Friday, December 03, 2004

According to the British mortgage lender Halifax, UK home prices continue to fall.
The UK's biggest mortgage lender said prices dropped 0.4% in November, their second straight monthly drop.

Halifax said house prices had risen 16.8% over the year, down from last month's figure of 18.5%.

The drop in November left the average UK house price at �159,947, the Halifax said.

Last month, the bank said house prices fell 1.1% in October, their biggest monthly decline in four years.
This makes three monthly declines in the last four months. Median prices (SA) are now -1.7% from their peak in September.

In non-seasonally adjusted terms, UK-wide annual home price inflation now stands at 14.3%, down from 22.2% in July. That makes a 7.9% slide in the inflation rate in just 4 months. At the cusp of the popping of the last UK housing bubble, house price inflation dropped from 33.6% in January 1989 to 26.9% four months later -- a decline of 6.7%.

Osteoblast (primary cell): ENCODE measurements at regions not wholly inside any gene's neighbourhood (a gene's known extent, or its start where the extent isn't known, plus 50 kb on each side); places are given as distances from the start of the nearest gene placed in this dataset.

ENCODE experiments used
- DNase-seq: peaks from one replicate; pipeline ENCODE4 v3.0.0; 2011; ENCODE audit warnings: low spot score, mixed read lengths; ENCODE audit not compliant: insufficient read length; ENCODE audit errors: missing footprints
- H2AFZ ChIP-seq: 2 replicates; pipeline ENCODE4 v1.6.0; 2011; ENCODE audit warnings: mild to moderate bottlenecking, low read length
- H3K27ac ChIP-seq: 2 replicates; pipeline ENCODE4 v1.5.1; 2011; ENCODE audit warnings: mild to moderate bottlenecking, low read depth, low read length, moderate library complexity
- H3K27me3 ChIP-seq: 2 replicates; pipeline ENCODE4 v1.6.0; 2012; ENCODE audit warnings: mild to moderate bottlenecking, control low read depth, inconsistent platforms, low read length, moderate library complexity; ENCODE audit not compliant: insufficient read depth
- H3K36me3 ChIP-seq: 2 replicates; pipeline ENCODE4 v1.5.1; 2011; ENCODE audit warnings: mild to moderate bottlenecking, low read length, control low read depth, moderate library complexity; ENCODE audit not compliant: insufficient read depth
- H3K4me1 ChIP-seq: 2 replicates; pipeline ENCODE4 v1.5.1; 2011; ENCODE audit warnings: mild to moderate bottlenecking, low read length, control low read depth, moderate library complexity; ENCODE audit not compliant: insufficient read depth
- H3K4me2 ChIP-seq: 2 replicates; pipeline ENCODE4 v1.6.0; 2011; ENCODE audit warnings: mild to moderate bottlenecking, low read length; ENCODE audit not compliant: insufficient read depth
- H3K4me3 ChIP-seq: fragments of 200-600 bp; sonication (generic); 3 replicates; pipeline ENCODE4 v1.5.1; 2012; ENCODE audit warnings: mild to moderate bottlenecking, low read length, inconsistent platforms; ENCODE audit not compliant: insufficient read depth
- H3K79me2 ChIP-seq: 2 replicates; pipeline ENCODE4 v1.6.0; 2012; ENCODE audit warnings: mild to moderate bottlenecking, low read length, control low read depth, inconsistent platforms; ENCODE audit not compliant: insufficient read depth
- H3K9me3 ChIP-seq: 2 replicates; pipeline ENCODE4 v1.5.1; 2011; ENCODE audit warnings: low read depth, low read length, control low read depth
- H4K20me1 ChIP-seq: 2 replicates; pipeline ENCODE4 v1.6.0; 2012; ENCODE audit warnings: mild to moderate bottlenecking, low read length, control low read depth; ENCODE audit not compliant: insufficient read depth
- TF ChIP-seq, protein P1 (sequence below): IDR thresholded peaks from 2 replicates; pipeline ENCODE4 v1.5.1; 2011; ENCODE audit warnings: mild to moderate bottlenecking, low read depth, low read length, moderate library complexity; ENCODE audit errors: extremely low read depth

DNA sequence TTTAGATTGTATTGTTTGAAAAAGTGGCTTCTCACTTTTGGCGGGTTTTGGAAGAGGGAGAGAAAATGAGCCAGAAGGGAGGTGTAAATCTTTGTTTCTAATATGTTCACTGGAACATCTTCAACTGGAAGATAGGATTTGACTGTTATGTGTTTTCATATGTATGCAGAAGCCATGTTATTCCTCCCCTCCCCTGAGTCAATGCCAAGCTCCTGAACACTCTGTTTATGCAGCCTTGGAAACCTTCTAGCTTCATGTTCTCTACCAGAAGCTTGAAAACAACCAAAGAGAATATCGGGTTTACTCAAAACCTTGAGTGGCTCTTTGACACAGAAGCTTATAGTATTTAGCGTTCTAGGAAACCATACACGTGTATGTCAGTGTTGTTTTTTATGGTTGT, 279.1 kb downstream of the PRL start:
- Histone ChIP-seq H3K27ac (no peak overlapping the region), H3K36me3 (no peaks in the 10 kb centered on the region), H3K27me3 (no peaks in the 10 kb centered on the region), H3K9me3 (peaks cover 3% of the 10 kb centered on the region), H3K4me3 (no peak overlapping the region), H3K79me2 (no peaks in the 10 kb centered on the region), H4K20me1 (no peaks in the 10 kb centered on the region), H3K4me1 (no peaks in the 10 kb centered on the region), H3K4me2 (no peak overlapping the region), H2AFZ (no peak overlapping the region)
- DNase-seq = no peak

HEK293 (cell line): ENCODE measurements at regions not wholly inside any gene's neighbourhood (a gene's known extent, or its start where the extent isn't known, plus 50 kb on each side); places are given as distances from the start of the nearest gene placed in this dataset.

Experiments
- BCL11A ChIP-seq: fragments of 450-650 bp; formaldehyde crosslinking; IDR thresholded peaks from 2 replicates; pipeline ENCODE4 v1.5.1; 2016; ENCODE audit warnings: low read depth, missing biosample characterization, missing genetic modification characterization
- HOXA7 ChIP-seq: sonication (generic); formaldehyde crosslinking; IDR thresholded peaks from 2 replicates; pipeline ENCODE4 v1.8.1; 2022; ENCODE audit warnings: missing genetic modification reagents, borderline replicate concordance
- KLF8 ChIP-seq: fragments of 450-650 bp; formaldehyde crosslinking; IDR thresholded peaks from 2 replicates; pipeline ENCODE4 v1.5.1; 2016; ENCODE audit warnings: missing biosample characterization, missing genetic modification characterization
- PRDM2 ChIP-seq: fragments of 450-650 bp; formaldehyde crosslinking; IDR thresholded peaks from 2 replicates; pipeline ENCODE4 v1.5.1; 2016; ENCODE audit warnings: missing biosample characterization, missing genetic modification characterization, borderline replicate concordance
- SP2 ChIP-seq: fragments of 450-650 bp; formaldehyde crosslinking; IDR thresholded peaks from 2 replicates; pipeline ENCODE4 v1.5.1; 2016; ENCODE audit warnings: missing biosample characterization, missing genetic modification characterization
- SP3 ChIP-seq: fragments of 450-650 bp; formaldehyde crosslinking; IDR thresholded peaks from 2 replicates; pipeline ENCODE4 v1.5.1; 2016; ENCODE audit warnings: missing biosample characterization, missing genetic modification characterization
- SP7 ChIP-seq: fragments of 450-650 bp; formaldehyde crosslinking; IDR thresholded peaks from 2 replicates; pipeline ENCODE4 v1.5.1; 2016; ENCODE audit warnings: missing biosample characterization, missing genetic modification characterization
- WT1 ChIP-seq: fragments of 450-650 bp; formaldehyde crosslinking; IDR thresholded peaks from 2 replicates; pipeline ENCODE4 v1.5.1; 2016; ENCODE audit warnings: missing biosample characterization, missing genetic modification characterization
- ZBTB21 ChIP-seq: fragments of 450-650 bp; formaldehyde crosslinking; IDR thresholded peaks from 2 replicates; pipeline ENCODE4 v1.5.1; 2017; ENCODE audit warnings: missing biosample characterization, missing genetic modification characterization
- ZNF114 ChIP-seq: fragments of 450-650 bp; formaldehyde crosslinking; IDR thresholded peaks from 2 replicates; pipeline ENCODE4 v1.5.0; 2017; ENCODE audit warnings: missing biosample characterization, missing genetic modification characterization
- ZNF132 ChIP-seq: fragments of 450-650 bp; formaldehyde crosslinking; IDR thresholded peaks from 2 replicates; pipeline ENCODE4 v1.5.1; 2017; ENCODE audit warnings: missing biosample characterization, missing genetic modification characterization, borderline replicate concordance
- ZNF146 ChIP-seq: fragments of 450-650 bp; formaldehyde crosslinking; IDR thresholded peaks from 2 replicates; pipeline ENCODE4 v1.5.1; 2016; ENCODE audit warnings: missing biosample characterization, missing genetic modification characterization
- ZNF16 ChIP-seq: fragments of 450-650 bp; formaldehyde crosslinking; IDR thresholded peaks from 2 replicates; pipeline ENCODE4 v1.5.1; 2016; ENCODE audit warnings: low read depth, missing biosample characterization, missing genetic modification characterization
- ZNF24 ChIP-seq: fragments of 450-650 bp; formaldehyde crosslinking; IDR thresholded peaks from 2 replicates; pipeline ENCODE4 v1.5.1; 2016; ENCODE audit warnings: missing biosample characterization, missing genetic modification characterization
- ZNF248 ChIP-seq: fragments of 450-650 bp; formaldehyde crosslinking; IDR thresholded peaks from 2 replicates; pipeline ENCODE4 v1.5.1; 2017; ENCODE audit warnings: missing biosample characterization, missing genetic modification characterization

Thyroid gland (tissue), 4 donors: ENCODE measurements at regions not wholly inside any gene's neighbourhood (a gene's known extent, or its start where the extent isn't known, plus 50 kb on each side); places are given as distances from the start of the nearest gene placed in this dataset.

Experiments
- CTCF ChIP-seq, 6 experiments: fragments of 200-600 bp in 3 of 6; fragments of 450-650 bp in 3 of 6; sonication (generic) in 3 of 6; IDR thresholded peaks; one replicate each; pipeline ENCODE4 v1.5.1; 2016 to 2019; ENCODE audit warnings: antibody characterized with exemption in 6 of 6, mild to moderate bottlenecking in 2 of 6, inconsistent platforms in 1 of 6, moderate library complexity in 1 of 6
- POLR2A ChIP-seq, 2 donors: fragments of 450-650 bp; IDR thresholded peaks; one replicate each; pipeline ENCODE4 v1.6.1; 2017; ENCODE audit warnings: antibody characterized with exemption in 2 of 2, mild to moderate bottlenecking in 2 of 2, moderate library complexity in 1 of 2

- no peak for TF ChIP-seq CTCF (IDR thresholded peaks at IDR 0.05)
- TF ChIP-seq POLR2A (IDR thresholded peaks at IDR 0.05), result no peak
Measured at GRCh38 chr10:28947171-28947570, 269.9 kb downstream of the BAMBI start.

In short, so far the 2004 drop is sharper than the 1989 drop.

Many in Britain now think the Bank of England is going to coming rushing to the aid of the housing bubble in 2005.
Halifax predicted interest rates would decline by 0.5% over the next 12 months to 4.25%, encouraging buyers back into the market.
They're saying the same thing in the US re the Fed.
U.S. Treasury notes rose the most in two months after the economy created fewer jobs than forecast, tempering speculation the Federal Reserve may be poised to accelerate the pace of interest rate increases. . . .

``People still think the Fed will raise rates (this month), but after today's numbers, they are paring expectations on how much the Fed will increase rates next year,'' said Scott Gewirtz, co-head of U.S. Treasury trading at Deutsche Bank Securities in New York.
Have central banks become little more than the enablers of global asset bubbles?


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